head into the Start menu, click settings and apps and you’ll be at the “Apps and Features menu” take a look through this list. Mine is pretty basic as this is my demo machine but even here I was able to find a few programs installed as part of Windows that I didn’t want.

Uninstalling is as simple as clicking on the program name and clicking “Uninstall”. For Windows Store apps that will simply uninstall in place, other programs will take you through an uninstaller that is basically
exactly the same as the Installer you used when you installed it. Take a moment to think about each item in the list if you use it, great. If you don’t know what it is, maybe just leave it, there are a few things installed with Windows that you generally don’t want to get rid of.

For example the Dolby Access app here. This is part of the sound card for this machine and things might not work properly if you remove it. If you aren’t sure, post a comment below and we’ll do our best to help you out.

Another option is to google the name of the program and “Windows 10” and see what comes up. For example, we googled “Windows 10 app Dolby Access” and found this, which was enough to convince us that it was
worth leaving in place. If it’s a program you tried and didn’t use again, or haven’t used in ages, it’s probably worth uninstalling. Say thank you and click uninstall. Worst case, if you have to use it again, you can just download and install it again and know that when you do, you’ll definitely have the latest version, not one that is a year or two old.

On a Mac, removing a program is as
simple as dragging its icon from the Applications folder to the trash.
Remember to say thank you.

Part two is cleaning up your files. The best place to start this is usually the desktop. The desktop is not a place to store your files! You will get to a place where there are so many files on the desktop that you

a) can’t find anything and

b) your computer slows down just redrawing icons.

Create some folders inside of Documents, Pictures and Videos folders
and store everything away. Some people sort by topic, others by time. I’m not really into sorting by time unless it’s photos. If you have a document like a resume or a packing list, it doesn’t really matter when it’s from, it just
matters that you can find it and it’s the current one. It doesn’t make much sense to have a 2010 resume, a 2012 version, a 2015 resume and a 2019Ā version all in separate folders.

Whatever method you use, don’t be afraid to throw out files if you’ll never use them again. That no junk mail sign that you printed in 2007 isn’t really likely to be used again and won’t take more than 5 minutes to recreate unless it was a real work of art, in which case, by all means, keep it.if it sparks joy.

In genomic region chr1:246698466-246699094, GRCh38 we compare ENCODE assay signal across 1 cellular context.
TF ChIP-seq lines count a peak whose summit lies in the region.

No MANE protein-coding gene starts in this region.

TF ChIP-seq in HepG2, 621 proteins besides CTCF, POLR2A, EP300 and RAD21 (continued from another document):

If you need help creating folders or moving files, Episode 14, should help you out.

I hope that was helpful for you. At The Tech Doctor Network our goal is to help you negotiate the technology maze.

Come back every weekend for new videos, or subscribe and ring the
bell to be notified.

I’m here to help. Thank you so much for watching. Have a great day!

033: Vicroads MyLearners App for Learner Drivers in Victoria (L-Plates)

Hey there YouTube! Today I’ve got something slightly different for you.I’m actually reviewing and talking you through the MyLearner’s app from VicRoads.

This app is a new release from VicRoads from December 2018, so it’s less than a month old, which allows you to replace the paper log book for your learner’s.

A bit of history: here in Victoria, Australia you have to have 120 hours of supervised driving on your learner’s and I believe 20 of those have to be nighttime driving hours.

Those hours have to be supervised by fully licensed driver in the passenger seat and previously you had to fill out a paper logbook with all of those hours and each Drive and it’s a slightly painful process!!

Well, VicRoads have now released an app that allows both the learner and the supervisor to have that app, possibly even on the same device (both Android and iOS) on their phone and it actually tracks the drive fully GPS tracked so that there’s no ifs, buts or maybes about whether the drive was done and then at the end of a drive that information is sent back to the supervisor who approves it and it’s recorded as a log. That way there’s no risk of losing the logbook or any of that sort of thing.

The app is called MyLearners. As you can see this is the iOS version. When you install it, at first you have to either log in or sign up. It does require a Vic Roads login, that allows them to authenticate you as a registered, licensed driver. You have to put in your license number and that sort of thing.

A few people have said in the reviews have said there have been some problems with that. I didn’t have a problem but I’m fairly tech savvy that’s why I’m here :), and I will step you through the process in just a sec.